Previously unseen aerial pics of Warsaw Uprising reveal fascinating new details of doomed campaign
A unique set of aerial photographs depicting Warsaw at the height of the 1944 insurgency that would ultimately leave Poland’s capital in ruins has been acquired by the Warsaw Rising Museum.
Shot on the 18th September, 1944, the images were captured by a Soviet aircraft belonging to the 72nd Independent Aviation Reconnaissance Regiment of the 16th Air Army.
“These are very important pictures,” says Joanna Lang of The Rising Museum. “Not only are they the first original aerial photographs in our possession, but because they were taken at around noon on a clear day they offer a rich source of information for both military historians and those interested in the story of the city.”
Flying from the south to the north, the aircraft’s photographic sequence began over the village of Opacz before concluding over Łomianki.
Taken at an angle, and at the relatively modest height of 1,200 metres, these factors have enabled historians to gather a more accurate picture of the events of that time.
“These are a valid military document,” Lang tells TFN. “Marked in red and black ink, you can make out strategic points such as bridges, trenches, defences, anti-aircraft batteries, artillery positions and suchlike.
“With these photographs, you realize not just how close the Red Army was, but also how much awareness they must have had of the overall situation.”
According to Lang, the images are of equal importance to those studying the city’s destruction and general post-war development.
“We can see which buildings were already destroyed and which were still standing, like for instance the Saski and Bruhl Palaces,” she says, “we can also note just how sparsely populated areas such as Ursynów and Kabaty were in those days.”
Of interest, the date itself on which the photographs were taken was also key in the over-arching story of the Uprising.
On this date, the 49th day of fighting, the American and British Allies flew their biggest mission of this particular campaign with 107 B17 Flying Fortresses dropping 1,170 containers of supplies to the Insurgents down below – of these, only 228 are known to have reached their intended target.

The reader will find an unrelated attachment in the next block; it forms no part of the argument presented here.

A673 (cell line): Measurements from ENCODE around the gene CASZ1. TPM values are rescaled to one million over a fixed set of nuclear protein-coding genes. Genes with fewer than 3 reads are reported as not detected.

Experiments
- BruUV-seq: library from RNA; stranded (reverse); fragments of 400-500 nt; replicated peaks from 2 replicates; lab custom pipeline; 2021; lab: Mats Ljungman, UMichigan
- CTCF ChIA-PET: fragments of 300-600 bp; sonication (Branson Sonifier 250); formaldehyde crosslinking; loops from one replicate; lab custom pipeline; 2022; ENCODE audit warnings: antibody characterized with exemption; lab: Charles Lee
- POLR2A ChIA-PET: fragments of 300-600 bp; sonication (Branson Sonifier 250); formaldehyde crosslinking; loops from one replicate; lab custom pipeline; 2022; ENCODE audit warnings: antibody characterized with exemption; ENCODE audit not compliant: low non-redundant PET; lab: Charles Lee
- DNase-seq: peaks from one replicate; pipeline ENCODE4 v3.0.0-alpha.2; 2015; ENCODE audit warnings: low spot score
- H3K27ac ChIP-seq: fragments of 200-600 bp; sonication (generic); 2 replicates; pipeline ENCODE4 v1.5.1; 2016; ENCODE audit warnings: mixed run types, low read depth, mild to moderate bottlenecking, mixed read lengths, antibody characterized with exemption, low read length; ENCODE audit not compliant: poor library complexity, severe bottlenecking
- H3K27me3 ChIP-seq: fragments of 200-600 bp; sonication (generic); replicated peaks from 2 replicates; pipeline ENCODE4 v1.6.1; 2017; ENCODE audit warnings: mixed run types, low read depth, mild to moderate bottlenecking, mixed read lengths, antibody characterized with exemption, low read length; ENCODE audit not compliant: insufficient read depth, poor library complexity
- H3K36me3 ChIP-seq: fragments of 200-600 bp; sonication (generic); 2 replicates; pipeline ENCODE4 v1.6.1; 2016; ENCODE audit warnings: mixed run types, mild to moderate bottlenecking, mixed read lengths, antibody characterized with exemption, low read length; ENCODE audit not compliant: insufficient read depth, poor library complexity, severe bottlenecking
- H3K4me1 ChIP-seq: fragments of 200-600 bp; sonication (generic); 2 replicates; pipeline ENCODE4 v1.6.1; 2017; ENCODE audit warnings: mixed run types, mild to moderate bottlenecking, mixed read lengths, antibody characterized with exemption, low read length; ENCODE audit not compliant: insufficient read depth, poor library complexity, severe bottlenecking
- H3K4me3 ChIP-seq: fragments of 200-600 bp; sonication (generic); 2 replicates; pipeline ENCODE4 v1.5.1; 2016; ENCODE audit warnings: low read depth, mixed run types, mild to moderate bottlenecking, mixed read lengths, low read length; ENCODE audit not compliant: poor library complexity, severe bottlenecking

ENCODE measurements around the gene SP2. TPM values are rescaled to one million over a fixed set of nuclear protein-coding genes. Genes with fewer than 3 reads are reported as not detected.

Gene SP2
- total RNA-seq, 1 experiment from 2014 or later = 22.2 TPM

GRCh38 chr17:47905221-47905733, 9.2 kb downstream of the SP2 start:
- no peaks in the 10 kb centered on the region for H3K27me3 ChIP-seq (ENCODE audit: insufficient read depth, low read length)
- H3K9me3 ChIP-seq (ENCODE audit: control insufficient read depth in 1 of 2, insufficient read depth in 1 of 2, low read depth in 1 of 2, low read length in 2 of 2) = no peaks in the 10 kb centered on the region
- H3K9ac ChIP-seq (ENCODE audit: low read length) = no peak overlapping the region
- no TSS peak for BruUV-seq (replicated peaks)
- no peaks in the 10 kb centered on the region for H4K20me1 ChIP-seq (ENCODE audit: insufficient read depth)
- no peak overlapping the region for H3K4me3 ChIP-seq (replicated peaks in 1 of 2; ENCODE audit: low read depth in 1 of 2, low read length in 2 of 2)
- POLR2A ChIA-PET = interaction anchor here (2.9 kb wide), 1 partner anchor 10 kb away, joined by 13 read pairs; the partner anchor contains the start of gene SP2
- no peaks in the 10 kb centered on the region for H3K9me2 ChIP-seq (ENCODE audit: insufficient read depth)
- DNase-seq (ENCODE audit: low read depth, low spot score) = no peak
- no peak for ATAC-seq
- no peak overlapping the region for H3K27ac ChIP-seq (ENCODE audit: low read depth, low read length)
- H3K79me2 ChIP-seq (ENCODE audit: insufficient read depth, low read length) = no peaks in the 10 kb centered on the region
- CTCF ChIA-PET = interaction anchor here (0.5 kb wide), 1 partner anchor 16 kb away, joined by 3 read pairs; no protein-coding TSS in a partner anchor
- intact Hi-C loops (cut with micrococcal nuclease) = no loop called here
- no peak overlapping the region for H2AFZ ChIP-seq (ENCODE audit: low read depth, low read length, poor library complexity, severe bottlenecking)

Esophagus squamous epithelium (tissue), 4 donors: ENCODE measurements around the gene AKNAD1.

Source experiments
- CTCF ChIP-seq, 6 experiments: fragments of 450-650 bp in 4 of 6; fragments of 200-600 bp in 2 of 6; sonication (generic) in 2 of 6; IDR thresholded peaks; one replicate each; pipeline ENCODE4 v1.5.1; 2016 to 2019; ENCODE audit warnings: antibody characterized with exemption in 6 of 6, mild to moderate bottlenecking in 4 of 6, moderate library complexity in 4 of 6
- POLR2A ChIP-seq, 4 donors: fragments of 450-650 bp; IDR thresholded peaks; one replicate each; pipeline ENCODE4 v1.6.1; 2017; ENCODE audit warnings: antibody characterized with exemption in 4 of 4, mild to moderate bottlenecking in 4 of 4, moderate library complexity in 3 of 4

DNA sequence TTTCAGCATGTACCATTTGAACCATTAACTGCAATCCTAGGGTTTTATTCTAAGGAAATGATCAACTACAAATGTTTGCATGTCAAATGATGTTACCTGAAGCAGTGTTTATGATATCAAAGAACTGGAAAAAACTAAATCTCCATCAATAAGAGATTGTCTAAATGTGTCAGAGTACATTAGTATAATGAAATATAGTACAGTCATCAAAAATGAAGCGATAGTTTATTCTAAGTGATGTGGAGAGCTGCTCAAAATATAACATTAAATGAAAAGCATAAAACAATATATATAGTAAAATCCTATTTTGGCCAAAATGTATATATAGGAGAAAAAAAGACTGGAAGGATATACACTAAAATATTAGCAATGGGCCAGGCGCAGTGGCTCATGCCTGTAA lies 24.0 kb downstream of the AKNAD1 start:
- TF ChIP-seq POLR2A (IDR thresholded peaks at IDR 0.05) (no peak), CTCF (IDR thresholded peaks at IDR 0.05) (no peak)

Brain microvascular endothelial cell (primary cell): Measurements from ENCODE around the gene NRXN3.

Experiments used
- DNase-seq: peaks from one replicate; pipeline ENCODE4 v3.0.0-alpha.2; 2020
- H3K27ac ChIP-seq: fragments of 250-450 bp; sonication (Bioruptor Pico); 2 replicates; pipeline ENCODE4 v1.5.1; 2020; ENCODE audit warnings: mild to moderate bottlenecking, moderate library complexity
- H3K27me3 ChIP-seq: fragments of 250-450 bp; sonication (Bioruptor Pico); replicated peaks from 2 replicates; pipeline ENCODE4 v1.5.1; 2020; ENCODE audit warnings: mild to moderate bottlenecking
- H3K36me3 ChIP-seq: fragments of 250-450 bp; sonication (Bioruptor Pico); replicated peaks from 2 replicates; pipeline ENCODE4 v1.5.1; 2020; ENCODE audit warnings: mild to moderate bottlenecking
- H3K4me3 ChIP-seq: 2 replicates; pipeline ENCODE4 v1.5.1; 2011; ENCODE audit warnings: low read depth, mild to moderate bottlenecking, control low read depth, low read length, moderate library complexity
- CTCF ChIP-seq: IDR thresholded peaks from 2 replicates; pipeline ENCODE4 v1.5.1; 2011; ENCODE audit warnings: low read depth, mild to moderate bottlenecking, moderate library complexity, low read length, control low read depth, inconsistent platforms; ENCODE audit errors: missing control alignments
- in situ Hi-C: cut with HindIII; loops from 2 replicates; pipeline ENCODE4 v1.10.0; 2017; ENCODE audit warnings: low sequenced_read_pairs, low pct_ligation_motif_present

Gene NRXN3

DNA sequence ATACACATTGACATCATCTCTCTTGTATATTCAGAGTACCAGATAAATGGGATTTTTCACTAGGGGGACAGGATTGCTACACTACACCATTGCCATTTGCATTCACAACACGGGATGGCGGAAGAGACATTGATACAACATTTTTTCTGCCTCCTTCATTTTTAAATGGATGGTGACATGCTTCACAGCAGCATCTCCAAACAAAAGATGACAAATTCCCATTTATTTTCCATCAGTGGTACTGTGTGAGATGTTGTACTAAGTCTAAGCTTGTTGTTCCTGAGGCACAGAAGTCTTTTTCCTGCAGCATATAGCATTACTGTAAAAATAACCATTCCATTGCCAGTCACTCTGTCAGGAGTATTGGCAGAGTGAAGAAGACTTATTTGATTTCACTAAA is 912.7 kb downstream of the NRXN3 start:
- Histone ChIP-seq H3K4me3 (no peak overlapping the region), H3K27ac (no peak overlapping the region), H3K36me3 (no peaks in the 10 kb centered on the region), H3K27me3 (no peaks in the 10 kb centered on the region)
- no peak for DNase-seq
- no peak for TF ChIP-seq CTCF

Simultaneously, a unit from the so-called Berling Army – a Soviet-backed Polish formation – was involved in heavy fighting around the Czerniaków bridgehead having crossed the River Wisła over the course of the night.
However, the 2.5 kilometre area in which they were active on that date was overlooked by those taking photographs from the plane – quite why has mystified researchers.
“Maybe the overriding conditions were too difficult to take photos or maybe the area was omitted on purpose,” speculates Lang.
Due to the oblique angle at which the images were captured, rich details have become apparent that would not have been so vivid were they shot directly from bottom-down: sunken boats sitting stranded in the river; the razed Ghetto; the main train station; and landmarks such as the National Museum and the main Post Office can all be deciphered – even an anti-aircraft gun positioned by Bielany’s Italian war cemetery.
“Previously,” says Lang, “we’ve had to work with photocopies of aerial images and these just don’t show things as clearly.”
Each measuring twenty-two by sixteen-and-a-half centimetres (aside from a final, fragmented photograph), the collection comprises thirty-three pictures in all.
Meticulously restored, the process involved cleaning the reverse sides with a scalpel, treating rips with appropriate tape and then coating the items with a gelatine solution. Despite the attention to detail that was required, Lang maintains they were generally in a good condition.
This perhaps is one of the biggest surprises given the provenance of the documents.
Appearing on sale on the popular trading site Allegro in April, the museum was alerted to their availability and sought to add them to their wealth of existing artefacts.
“Unfortunately, this was the height of the lockdown and our budget had been frozen,” says Lang, “so we’re grateful that one of the museum’s sponsors, Fundacja PGZ, was able to step in and donate them to us.”
How they survived relatively intact over the decades remains, however, another mystery.
“We know that the seller was from the Wrocław area,” says Lang, “and it’s our belief that the documents were kept in the post-war years in Oleśnica where the Soviet Air Force had a strong presence until 1993.
“When the Russians eventually left, we think they were either left behind and kept by someone or just sold on to a local.”
Regardless of this missing link, neither the authenticity nor the relevance of the documents has been brought into question by researchers.